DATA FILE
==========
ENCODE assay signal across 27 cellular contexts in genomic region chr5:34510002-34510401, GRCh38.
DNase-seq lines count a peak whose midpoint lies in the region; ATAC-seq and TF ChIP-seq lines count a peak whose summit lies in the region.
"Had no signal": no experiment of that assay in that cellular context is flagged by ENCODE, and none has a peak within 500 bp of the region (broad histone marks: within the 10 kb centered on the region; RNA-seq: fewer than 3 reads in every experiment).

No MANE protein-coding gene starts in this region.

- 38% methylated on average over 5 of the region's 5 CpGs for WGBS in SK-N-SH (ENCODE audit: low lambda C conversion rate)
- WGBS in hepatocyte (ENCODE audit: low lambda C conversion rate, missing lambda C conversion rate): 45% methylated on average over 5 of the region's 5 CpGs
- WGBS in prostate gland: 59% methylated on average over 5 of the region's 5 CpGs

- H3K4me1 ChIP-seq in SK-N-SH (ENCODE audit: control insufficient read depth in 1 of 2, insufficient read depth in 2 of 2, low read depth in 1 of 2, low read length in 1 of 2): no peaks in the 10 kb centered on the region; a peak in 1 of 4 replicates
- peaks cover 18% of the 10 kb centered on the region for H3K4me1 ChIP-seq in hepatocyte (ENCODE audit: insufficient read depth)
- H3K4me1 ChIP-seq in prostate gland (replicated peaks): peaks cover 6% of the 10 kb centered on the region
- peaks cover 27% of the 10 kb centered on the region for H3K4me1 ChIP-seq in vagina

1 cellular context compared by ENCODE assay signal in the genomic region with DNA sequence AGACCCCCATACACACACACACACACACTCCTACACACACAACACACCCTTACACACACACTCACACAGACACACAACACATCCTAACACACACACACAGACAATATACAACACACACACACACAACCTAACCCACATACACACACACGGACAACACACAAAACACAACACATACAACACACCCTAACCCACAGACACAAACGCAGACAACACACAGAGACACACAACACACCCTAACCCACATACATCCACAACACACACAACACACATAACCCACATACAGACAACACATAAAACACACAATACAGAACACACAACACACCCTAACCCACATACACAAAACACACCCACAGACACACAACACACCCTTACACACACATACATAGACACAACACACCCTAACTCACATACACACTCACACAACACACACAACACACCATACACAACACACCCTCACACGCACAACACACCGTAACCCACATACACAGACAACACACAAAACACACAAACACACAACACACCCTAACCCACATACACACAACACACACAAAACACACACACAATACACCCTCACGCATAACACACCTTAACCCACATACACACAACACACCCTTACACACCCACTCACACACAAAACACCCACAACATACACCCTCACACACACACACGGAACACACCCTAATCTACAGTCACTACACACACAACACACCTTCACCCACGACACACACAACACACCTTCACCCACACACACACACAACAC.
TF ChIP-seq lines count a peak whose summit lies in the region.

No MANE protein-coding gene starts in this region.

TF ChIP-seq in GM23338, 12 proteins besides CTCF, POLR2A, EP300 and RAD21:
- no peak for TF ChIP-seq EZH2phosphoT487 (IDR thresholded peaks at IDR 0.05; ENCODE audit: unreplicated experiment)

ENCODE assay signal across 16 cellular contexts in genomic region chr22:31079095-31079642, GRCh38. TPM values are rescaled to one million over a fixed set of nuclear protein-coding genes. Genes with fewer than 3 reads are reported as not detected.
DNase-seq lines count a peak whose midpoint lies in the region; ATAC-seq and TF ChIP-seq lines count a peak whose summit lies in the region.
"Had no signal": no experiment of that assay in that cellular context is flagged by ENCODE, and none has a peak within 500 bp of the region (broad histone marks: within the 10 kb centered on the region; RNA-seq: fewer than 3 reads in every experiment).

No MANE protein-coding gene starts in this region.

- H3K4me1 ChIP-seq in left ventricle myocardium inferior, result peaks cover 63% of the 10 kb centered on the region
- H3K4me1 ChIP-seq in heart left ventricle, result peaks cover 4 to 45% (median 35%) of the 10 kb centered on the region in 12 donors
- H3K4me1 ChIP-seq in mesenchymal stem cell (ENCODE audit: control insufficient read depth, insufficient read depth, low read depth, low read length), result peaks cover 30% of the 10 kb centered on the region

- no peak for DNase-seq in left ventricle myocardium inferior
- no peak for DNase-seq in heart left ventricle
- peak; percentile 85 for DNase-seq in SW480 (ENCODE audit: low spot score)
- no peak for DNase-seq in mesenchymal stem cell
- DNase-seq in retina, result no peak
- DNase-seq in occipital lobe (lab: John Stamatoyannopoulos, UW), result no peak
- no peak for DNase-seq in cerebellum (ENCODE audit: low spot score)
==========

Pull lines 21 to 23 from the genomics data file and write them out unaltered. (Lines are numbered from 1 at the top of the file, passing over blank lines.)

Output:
- H3K4me1 ChIP-seq in left ventricle myocardium inferior, result peaks cover 63% of the 10 kb centered on the region
- H3K4me1 ChIP-seq in heart left ventricle, result peaks cover 4 to 45% (median 35%) of the 10 kb centered on the region in 12 donors
- H3K4me1 ChIP-seq in mesenchymal stem cell (ENCODE audit: control insufficient read depth, insufficient read depth, low read depth, low read length), result peaks cover 30% of the 10 kb centered on the region